Morgan Stanley: What Great Wall?
It was a first-ever for China's financial sector and a major step forward in banking reform. In a July 8 ceremony on the top floor of the 22-story China Construction Bank (CCB) headquarters in Beijing, financiers drank champagne toasts to a deal that paired Morgan Stanley with CCB, one of China's big four commercial banks, giving Morgan Stanley bragging rights as the first foreign bank to sign a direct joint venture to dispose of the mainland's nonperforming loans.
For China, it's just the latest opportunity to leverage Western banking expertise to clean up a bad loan problem that Standard & Poor's says will cost $500 billion to clean up. That's a major drag on still largely state-run China Inc. as the country slowly moves toward a free market economy. "Through this cooperation, China Construction Bank will import and use Morgan Stanley's advanced techniques and experience," says Yang Xiaoyang, general manager of the special asset resolution department at CCB.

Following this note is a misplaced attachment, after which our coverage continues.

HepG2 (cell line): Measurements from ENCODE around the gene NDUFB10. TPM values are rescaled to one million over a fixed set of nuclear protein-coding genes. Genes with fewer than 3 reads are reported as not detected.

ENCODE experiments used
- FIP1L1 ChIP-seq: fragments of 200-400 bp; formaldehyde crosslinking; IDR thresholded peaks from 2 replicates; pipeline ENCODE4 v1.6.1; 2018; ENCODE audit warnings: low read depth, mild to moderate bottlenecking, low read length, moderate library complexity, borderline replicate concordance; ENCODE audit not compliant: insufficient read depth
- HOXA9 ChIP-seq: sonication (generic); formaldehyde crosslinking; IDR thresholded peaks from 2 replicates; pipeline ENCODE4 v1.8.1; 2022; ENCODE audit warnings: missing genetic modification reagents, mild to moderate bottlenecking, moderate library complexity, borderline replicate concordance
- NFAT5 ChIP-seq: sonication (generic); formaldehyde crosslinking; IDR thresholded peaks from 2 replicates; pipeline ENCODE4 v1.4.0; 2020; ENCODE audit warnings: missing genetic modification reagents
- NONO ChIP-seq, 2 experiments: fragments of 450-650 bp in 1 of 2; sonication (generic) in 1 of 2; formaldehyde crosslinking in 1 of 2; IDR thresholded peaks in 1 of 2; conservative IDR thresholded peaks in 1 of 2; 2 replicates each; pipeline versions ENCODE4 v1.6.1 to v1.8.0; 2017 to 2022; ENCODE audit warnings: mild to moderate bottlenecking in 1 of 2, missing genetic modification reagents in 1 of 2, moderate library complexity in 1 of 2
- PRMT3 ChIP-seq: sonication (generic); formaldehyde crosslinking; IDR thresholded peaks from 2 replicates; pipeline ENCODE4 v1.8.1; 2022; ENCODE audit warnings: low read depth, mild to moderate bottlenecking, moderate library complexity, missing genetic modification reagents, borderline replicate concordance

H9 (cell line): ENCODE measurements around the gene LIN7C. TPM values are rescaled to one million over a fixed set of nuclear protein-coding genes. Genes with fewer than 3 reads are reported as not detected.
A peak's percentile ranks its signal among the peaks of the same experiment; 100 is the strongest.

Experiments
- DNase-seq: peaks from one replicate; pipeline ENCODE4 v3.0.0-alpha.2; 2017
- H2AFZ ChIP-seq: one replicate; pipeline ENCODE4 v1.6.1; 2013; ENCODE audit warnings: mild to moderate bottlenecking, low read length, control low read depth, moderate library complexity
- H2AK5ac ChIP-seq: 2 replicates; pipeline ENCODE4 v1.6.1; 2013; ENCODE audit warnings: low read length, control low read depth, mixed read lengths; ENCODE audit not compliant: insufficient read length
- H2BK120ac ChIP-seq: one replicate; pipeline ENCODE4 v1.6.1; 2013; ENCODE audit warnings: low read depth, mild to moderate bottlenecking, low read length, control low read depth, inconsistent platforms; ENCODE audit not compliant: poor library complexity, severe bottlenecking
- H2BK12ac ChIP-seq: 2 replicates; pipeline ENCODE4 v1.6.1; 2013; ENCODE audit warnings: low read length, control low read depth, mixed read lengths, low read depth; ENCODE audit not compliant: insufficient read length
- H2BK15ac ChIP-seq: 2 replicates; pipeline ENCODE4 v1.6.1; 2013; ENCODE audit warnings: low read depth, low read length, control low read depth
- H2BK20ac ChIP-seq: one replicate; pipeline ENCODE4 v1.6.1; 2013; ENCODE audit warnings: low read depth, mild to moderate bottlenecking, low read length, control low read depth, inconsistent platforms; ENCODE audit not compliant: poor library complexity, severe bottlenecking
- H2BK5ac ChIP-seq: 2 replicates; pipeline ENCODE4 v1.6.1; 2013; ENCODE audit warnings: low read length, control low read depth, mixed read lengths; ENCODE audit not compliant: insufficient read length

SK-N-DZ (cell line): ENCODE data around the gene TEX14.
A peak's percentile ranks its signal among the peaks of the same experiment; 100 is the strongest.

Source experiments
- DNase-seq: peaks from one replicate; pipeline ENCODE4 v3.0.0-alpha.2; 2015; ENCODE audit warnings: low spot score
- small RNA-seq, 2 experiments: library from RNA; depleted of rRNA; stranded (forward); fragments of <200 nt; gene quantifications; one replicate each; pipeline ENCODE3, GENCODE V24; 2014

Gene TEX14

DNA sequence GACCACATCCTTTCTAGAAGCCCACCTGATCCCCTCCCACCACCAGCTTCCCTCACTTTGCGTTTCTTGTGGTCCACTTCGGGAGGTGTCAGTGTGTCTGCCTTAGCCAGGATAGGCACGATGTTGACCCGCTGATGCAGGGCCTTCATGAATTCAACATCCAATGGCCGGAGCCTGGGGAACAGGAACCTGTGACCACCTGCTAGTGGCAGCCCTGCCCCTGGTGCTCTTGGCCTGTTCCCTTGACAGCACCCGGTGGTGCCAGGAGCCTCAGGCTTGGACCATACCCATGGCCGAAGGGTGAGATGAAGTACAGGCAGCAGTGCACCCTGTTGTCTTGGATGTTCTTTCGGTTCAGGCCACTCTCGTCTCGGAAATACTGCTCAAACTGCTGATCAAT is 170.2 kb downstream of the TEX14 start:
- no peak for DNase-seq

For Morgan Stanley, the accord represents something more. It keeps the New York firm ahead of the competition as foreign investment banks pour into China looking for a piece of the action. "This is part of a step-by-step development in the opening of China's marketplace," says Stephan F. Newhouse, chairman of Morgan Stanley International. "The direction forward is clear."
Morgan Stanley already had a leg up. The Wall Street bank is part of a nearly nine-year-old experiment in an investment banking joint venture: China International Capital Corp. (CICC). That partnership with CCB made Morgan Stanley the only Western bank privileged to do deals in China until another got permission in April. Over the years, Morgan Stanley has helped market a slew of acquisitions and initial public offerings. In November it advised on a $1.5 billion offering of China Telecom (CHA ) Corp. shares. And in January it helped with Anheuser-Busch (BUD ) Cos.' $182 million purchase of a larger stake in Tsingtao Beer. It has big plans for investments in stocks and real estate, and wants to do more business in private equity and foreign exchange. "They've got guts," says a rival investment banker in Beijing. "It's a great vision they have for their China business."